Ronald Belisario is back on the active roster for the Dodgers.
The Dodgers on Thursday activated Ronald Belisario from the restricted list now that his 25-game suspension has been served. Belisario, who missed all of last season after failing to get a work visa, last pitched in the major leagues on October 1, 2010.
Belisario is out of options and has already been outrighted once in his career, meaning he would have to approve any assignment to the minor leagues.
To make room for Belisario on the active roster, the Dodgers designated Mike MacDougal for assignment. MacDougal, who won a roster spot on a minor league deal last season, signed a major league deal worth a guaranteed $1 million this season but has struggled to throw strikes pretty much since the beginning of spring training, even more so than his career mark of 4.8 walks per nine innings would imply.
MacDougal had a 7.94 ERA in 7 games this season, with six walks and four strikeouts in 5 2/3 innings.
Belisario pitched in four games during his rehab assignment, allowing four runs in two games April 25 and April 28 with Class A Rancho Cucamonga, then he pitched on back-to-back nights with Triple A Albuquerque on Tuesday and Wednesday. On Tuesday night, Belisario allowed a pair of unearned runs and last night Belisario allowed a leadoff single but finished with three groundouts for his first scoreless outing during the rehab assignment.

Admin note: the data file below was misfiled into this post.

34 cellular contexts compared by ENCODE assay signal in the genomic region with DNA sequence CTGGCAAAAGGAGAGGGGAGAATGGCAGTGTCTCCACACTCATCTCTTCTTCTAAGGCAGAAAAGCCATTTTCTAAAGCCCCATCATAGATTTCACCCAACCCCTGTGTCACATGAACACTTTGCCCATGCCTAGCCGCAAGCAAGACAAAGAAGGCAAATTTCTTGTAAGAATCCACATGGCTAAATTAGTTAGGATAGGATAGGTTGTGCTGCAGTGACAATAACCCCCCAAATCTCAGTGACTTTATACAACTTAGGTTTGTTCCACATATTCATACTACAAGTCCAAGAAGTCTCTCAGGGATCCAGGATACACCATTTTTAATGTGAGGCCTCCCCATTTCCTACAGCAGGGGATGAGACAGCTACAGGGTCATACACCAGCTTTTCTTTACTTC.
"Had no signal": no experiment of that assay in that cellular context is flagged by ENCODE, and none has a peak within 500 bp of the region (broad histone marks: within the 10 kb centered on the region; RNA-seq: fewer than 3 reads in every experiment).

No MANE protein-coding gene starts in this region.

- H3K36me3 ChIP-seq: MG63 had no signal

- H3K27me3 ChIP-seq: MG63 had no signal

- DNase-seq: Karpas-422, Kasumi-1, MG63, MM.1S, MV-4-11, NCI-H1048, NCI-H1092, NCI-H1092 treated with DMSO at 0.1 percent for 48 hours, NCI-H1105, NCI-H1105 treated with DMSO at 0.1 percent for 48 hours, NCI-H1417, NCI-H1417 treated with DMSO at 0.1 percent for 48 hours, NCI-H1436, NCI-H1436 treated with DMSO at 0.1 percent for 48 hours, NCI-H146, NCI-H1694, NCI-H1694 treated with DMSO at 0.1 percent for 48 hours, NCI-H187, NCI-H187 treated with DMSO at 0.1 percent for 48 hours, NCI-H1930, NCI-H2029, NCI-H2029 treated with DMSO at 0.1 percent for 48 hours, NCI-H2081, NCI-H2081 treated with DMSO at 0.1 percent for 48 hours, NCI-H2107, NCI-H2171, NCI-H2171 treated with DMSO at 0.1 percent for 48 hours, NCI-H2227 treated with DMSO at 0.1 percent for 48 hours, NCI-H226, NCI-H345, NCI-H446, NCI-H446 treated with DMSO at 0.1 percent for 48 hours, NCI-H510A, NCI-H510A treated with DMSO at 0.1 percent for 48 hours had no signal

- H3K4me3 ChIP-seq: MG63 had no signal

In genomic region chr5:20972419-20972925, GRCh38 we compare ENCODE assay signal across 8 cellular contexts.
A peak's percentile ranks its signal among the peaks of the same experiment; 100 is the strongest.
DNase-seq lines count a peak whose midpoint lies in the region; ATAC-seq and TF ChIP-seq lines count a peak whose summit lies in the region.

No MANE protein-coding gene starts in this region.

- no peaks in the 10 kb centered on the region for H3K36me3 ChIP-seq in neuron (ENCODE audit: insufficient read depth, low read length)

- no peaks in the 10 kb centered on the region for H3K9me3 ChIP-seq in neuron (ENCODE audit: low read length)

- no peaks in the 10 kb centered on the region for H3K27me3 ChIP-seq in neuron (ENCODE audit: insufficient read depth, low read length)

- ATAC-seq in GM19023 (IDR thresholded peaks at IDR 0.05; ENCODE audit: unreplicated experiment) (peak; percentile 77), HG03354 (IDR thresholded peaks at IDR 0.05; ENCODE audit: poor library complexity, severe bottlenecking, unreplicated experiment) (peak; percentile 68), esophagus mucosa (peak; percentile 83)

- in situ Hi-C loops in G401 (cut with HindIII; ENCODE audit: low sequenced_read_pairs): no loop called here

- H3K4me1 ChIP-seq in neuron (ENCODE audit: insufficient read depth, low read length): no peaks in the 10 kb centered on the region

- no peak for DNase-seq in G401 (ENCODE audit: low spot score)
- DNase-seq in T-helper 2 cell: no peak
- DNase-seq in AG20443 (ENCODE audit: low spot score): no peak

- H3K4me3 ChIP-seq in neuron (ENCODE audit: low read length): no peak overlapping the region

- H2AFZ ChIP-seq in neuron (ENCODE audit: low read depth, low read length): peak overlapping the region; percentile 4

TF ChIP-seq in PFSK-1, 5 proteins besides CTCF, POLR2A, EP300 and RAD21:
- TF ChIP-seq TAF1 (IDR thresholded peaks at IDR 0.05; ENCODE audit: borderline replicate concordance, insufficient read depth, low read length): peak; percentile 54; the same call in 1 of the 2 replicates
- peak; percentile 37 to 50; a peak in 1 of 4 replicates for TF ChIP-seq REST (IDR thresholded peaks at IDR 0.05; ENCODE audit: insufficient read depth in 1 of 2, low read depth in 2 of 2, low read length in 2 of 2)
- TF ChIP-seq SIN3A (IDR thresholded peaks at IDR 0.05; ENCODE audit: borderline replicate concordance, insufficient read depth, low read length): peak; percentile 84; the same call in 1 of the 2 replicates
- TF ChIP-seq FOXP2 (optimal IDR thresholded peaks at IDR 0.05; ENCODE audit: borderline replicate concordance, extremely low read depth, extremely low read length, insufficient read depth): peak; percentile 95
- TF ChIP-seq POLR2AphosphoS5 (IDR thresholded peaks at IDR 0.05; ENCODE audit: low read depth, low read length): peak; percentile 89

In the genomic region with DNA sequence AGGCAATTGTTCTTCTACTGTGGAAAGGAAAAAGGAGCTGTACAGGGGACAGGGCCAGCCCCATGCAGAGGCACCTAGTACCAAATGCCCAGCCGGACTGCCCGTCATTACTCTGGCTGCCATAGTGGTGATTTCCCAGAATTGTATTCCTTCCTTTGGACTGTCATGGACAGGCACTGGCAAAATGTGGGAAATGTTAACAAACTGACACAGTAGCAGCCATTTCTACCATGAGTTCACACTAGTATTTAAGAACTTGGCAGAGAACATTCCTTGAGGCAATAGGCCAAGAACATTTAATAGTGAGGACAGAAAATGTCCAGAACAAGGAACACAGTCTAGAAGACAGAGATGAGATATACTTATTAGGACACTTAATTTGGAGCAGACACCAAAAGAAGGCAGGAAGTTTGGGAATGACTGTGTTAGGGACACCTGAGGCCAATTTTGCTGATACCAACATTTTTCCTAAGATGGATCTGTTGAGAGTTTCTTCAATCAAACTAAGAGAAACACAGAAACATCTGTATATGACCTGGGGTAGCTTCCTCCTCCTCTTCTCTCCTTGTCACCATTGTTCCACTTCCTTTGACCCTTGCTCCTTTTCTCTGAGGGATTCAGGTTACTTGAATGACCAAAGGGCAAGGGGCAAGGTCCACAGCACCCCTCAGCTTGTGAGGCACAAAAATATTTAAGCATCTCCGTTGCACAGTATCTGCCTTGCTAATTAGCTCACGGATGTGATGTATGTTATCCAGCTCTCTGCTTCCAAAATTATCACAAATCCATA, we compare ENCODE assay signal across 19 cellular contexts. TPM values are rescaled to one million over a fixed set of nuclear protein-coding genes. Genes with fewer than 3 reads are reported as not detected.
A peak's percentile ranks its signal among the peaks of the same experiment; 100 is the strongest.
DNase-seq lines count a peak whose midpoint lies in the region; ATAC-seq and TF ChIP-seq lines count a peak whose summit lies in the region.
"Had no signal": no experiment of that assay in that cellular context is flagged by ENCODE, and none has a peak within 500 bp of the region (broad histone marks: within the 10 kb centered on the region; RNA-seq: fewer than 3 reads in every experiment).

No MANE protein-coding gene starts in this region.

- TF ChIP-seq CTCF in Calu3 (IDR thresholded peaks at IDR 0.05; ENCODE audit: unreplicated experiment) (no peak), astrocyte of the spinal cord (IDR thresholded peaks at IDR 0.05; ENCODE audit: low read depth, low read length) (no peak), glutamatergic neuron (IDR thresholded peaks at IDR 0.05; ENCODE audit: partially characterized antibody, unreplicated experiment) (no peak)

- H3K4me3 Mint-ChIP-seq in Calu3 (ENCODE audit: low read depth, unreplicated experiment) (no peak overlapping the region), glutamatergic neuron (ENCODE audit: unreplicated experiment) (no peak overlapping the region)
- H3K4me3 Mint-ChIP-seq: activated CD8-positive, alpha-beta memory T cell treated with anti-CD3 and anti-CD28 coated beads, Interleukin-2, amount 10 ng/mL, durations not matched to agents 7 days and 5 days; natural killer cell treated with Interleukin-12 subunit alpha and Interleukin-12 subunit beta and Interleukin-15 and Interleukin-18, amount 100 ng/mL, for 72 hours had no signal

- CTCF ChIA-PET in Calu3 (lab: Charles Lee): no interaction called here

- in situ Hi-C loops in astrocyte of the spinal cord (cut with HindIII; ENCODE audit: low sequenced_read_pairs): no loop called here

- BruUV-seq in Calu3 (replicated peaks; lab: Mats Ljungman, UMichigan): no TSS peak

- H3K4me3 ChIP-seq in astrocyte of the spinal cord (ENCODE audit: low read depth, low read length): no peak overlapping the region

That Belisario gave up runs during his rehab assignment (six runs in 4 2/3 innings, with two walks and a strikeout) isn't a huge concern. Those games were literally just to get Belisario some game reps before rejoining the Dodgers.
Whatever evaluation was made of Belisario was made both during spring training and in the ensuing time in extended spring training in Glendale, Arizona during his suspension, not just during a week's worth of minor league games designed to get Belisario ready for big league action.
"His velocity was up, and like before you saw sink," manager Don Mattingly said of Belisario's spring training work last week. "We didn't see consistency. His stuff was still good, but he just wasn't getting the ball where he needed to get it."
Obviously the Dodgers felt confident enough in Belisario's stuff that they were willing to give him another chance. "Beli's stuff never really been in question. It's always been good," Mattingly said.
With Belisario, it is the other stuff that seems to get in the way. From his DUI arrest in 2009, to showing up five weeks late to spring training in 2010, to being placed on the restricted list for a month during the 2010 season while reportedly undergoing substance abuse treatment, to missing an entire season in 2011 because he was unable to secure a work visa, to getting suspended for 25 games for cocaine use, a drug Belisario says he tried just once, Belisario has never been someone to be counted on.
But the fact that Belisario showed up very early this year - he showed up in Arizona on January 23, nearly a month before his reporting date - went a long way in proving his commitment. Now he just has to prove he can get major league hitters out. The Dodgers are betting he can.
Now that the Dodgers have added one Venezuelan to their roster in Belisario, will they add another in Bobby Abreu? The 40-man roster has 39 players, so there is room for Abreu.